Supervised sessions are being held to help maintain a new community garden in Bognor Regis town centre.
The events will start tomorrow and take place on the first and third Saturdays monthly to keep the space next to Bognor Regis Library looking attractive.
These sessions will enable the Aldingbourne Trust, which is working with the library on the garden, to offer another activity for people with learning disabilities and/or autism and tackle social isolation which can be prevalent at weekends.
Lisa Palmer, the trust’s community garden project co-ordinator, said:
“I really hope that people with disabilities and the local community can come together through a love of gardening in an inclusive environment.”
The garden is being created on the western side of the library in London Road. The aim is to provide an inclusive environment for people of all abilities to enjoy and relax in.
It will also host activities by the library for children, such as rhyme time, and for people living with dementia.
“The garden has been a long time in the planning but we have finally started to make real progress over the last month.
“It has been quite a journey so far from being an under-used and neglected space to it being transformed into a hive of activity,” said Lisa.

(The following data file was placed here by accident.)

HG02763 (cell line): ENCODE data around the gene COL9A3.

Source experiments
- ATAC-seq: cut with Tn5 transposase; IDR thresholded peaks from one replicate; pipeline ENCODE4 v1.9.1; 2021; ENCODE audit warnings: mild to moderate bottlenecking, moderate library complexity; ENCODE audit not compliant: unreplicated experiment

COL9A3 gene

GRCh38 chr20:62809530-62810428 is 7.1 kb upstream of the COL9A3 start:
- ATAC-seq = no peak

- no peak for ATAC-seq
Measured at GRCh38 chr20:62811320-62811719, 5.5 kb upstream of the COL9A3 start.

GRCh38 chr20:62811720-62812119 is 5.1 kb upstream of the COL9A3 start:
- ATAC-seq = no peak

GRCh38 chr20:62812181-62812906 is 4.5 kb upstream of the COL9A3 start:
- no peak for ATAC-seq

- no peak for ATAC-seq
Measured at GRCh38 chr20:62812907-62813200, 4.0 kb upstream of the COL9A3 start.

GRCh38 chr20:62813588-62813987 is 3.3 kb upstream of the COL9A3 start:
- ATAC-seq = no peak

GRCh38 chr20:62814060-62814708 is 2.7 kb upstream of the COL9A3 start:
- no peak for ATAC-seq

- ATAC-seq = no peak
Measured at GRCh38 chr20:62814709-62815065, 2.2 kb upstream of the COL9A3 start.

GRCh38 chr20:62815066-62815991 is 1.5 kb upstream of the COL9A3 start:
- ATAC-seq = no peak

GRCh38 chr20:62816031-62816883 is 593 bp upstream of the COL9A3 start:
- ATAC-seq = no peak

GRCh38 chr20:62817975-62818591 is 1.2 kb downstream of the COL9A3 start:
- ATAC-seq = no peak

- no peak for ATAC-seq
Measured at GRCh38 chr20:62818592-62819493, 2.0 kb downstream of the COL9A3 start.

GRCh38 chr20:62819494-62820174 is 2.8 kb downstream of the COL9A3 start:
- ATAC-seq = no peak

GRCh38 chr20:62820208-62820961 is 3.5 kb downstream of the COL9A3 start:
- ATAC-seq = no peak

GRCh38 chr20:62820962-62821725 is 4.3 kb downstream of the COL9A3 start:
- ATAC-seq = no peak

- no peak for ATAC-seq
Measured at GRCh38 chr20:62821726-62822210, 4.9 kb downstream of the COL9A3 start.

Southern Water workers were the first volunteers as part of the company’s on-going support for the trust. It has also given a donation for the garden and its employees had the honour of breaking the first ground for the garden in June.
Artists from the trust’s creative arts studio in Aldwick Road have also been hard at work creating a beautiful mural with a garden literary theme.
They have devised a giant bookcase and included characters from Wind in the Willows and Alice in Wonderland.
“It is absolutely amazing and attracting many lovely comments from visitors at the library.”
Peter Spencer, one of those supported by the trust, has helped the project with an artist’s impression of the finished garden.
The wood recycling team at the trust’s Aldingbourne Country Centre is making seating areas for the garden. Wheelchair accessible raised beds are also being installed to enable physically disabled people to join in with the gardening.
The team’s neighbours at the country centre, the earthworks team, is putting together a peacock mosaic for the secret sensory garden on the plot.
“This will look absolutely fabulous and be the crown in the jewel of our sensory garden. Here we will have lots of different plants that have different textures, smells and shapes.”
Also welcomed to the project have been some of those who live in the trust’s supported accommodation in York Road. They have been working hard on the graffiti logo as a symbol of the garden.
Anyone interested in taking part in the Saturday sessions should email: email@example.com or phone: 07793 244127.